Thursday, August 15, 2013

For Whom the Bell Tolls

A distinguished family from England went to Scotland for a vacation, so the story goes. While in Scotland, the child in the family went swimming and would have drowned if another young person didn't go into the water to save him. Alexander Fleming was the young person who saved the other young person from drowning; that young person was Winston Churchill. In gratitude, Churchill's family helped Fleming go on to college, and later became the noted scientist who discovered penicillin. As the story goes, on a trip to Africa, Churchill came down with pneumonia, and was saved again by Fleming--this time by being treated by his remarkable antibiotic drug.  Churchill, as we all know, became  the Prime Minister of war-torn England.

It's a beautiful story of friendship and gratitude, but it never happened, according to those who know the lives of these two historical figures. What is  sadder, says the columnist writing for the Peace Weekly, because of the society we live in today the chances of it happening, really happening, would be extremely rare.  

He recounts a story of five young persons attending a camp, who died recently in a water accident. One of the boys did manage to save himself, but when he saw his friends struggling, he attempted to rescue them and lost his own life. Are we being taught in our family's, the columnist asks, not to be afraid to risk our life for others? Or are we being taught, consciously or unconsciously to take care of ourselves at all costs?

According to the German philosopher Kant, a person should unconditionally follow what he called the categorical imperative. "Act only according to that maxim by which you can at the same time will that it should become a universal law." He did not want us to be subjected to external controls and impositions, but by the law that God has put into our intellects, which we are able to discover and act on freely. He reminded us that we are beings of noble character.

The columnist says there has been much controversy about what Kant meant, what he said and didn't say, but the professor unconditionally and universally sees the preciousness of life in Kant's idealistic moral stand, and reads into it the love of Jesus. When we consider persons not as means to an end but as ends themselves, and the life of another as a part of our own life, we become human beings and Christians.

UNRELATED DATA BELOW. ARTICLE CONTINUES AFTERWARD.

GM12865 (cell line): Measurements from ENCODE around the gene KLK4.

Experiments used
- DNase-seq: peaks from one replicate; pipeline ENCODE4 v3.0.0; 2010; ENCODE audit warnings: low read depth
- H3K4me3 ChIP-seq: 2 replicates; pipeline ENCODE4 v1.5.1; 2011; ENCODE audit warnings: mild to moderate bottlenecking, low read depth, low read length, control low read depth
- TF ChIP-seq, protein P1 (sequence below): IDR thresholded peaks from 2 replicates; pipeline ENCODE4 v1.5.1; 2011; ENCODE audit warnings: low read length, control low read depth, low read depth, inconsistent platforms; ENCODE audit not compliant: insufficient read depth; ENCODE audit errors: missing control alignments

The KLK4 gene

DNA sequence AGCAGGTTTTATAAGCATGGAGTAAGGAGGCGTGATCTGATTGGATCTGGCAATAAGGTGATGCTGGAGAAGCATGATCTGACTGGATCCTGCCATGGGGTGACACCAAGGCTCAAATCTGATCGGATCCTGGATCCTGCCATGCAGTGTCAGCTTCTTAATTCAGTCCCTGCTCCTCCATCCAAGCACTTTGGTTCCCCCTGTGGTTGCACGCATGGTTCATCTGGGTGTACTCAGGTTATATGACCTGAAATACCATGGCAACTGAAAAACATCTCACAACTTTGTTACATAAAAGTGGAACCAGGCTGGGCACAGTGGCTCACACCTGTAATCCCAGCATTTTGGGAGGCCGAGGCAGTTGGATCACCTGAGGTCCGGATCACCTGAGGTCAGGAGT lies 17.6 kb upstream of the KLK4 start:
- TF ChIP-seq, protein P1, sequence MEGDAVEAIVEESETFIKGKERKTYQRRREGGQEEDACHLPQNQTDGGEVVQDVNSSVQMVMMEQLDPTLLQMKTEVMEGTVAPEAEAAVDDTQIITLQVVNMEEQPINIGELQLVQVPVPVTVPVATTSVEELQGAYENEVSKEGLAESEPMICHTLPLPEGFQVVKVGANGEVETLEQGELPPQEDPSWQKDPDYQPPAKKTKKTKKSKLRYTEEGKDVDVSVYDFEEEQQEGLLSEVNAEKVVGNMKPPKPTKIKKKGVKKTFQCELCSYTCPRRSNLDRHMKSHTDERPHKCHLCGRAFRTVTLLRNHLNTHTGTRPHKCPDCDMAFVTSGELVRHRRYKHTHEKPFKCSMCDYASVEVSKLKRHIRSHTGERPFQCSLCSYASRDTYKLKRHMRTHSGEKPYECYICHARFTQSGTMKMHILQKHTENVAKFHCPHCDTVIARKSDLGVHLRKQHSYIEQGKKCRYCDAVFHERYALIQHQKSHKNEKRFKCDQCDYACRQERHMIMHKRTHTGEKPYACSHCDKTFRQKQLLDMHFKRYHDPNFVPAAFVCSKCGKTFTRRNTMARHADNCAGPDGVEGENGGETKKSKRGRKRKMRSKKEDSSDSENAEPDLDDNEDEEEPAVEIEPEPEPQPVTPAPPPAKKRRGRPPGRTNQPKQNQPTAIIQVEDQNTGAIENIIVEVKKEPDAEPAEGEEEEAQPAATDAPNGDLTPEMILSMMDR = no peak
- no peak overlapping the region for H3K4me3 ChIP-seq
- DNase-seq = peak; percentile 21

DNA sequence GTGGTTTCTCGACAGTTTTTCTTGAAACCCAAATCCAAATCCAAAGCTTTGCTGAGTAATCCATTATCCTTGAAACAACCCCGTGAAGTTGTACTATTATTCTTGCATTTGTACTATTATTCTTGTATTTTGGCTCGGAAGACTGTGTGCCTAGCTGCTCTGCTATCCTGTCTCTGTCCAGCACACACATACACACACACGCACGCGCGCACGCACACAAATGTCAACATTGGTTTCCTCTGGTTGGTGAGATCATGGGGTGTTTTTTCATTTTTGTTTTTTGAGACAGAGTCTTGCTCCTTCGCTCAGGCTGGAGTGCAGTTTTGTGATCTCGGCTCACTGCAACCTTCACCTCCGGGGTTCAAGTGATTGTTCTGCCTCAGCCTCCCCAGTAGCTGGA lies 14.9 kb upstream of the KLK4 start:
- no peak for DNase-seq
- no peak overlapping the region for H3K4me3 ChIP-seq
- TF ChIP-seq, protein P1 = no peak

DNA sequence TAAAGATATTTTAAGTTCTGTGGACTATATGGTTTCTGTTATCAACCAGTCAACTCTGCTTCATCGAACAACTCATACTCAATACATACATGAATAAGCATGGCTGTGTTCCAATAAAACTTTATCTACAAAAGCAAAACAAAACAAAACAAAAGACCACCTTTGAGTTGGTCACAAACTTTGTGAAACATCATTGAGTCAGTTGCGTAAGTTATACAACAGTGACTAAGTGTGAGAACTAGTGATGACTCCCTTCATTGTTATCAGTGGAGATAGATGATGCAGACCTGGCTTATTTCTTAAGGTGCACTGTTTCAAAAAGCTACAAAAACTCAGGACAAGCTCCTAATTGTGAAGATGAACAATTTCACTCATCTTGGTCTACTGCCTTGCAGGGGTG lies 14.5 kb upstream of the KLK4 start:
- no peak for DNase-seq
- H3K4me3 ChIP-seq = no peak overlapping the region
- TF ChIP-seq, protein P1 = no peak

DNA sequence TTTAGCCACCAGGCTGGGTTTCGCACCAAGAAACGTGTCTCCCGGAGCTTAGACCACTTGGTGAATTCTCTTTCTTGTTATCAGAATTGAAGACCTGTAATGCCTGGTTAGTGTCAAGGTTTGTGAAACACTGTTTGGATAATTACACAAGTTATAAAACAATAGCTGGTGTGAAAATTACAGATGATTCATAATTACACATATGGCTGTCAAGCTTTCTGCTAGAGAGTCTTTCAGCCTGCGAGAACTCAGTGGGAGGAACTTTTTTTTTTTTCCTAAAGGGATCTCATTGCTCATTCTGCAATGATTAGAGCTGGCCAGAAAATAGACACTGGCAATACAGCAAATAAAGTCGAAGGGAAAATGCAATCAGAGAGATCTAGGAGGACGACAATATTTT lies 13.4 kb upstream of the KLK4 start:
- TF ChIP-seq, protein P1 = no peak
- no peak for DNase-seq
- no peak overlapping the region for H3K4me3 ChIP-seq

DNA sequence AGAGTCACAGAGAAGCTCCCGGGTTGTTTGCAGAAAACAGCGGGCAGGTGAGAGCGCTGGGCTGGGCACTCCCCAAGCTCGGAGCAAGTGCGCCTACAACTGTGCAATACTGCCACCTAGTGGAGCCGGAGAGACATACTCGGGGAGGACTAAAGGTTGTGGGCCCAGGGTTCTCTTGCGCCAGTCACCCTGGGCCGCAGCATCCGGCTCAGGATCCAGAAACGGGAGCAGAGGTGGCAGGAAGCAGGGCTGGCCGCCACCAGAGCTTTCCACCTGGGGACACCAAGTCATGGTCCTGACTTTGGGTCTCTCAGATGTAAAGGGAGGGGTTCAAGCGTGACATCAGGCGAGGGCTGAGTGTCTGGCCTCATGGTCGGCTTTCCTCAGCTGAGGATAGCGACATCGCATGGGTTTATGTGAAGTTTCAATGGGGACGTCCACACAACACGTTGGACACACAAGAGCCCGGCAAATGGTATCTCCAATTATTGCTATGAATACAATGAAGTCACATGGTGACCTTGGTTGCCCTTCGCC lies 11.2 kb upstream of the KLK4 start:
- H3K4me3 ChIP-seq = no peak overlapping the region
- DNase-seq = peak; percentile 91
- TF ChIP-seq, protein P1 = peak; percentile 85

He refers to a poem by John Donne, a 17th century English poet and Anglican priest, titled "No Man Is An Island."
No man is an island entire of itself; every man is a piece of the continent, a part of the main; if a clod be washed away by the sea, Europe is the less, as well as if a promontory were, as well as any manner of thy friends or of thine own were; any man's death diminishes me, because I am involved in mankind. And therefore never send to know for whom the bell tolls; it tolls for thee.
"For Whom the Bell Tolls," the title of a book by Hemingway and a movie, tells the story of a wounded soldier who did not want to hold back his friends so he sent them on their way to life, and he, to face certain death. He was himself willing to give his life for what he believed. This is not suicide, the columnist says, but shows our belief in the immortality of life. Yet today, there is the meaningless killing of ones self and the justified murder of others in a culture of death scenario. He would like to ask those who have lost their children: For whom does the bell toll?  The bell tolls, he says, not only for them--though they are always with us--but also for us.


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